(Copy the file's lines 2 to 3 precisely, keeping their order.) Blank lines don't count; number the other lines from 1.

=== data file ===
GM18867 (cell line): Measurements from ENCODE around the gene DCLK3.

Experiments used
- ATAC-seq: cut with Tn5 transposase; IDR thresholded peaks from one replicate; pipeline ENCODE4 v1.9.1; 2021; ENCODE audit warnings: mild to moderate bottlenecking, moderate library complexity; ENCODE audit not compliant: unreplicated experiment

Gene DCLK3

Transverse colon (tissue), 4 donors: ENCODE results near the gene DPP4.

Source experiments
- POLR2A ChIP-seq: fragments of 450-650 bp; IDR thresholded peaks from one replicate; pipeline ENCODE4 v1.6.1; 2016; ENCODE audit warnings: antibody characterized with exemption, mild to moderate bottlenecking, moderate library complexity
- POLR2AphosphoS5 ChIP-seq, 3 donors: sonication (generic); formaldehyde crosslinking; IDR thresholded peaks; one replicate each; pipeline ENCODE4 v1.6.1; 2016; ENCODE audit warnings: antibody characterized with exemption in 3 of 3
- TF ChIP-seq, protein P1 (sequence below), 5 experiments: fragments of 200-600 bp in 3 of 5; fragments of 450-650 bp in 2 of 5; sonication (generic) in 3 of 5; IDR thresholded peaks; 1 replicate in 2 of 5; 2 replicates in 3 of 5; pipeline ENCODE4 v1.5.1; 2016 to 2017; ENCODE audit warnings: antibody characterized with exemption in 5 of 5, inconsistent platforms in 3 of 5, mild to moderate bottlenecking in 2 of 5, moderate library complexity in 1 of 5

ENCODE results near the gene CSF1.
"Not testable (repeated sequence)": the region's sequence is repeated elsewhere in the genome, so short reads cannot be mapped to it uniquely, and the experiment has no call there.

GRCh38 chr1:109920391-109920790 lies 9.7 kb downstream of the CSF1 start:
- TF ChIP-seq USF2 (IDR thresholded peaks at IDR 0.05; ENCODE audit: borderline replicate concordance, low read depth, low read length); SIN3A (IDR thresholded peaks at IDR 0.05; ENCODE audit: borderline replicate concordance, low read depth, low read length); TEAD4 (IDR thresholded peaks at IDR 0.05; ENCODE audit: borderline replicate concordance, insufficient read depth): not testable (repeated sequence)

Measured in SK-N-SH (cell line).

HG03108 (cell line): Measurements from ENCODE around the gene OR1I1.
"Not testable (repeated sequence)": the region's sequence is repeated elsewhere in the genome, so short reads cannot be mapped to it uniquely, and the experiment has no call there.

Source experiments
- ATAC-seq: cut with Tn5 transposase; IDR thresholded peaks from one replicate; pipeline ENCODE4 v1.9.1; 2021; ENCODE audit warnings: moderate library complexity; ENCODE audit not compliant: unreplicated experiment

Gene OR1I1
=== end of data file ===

Experiments used
- ATAC-seq: cut with Tn5 transposase; IDR thresholded peaks from one replicate; pipeline ENCODE4 v1.9.1; 2021; ENCODE audit warnings: mild to moderate bottlenecking, moderate library complexity; ENCODE audit not compliant: unreplicated experiment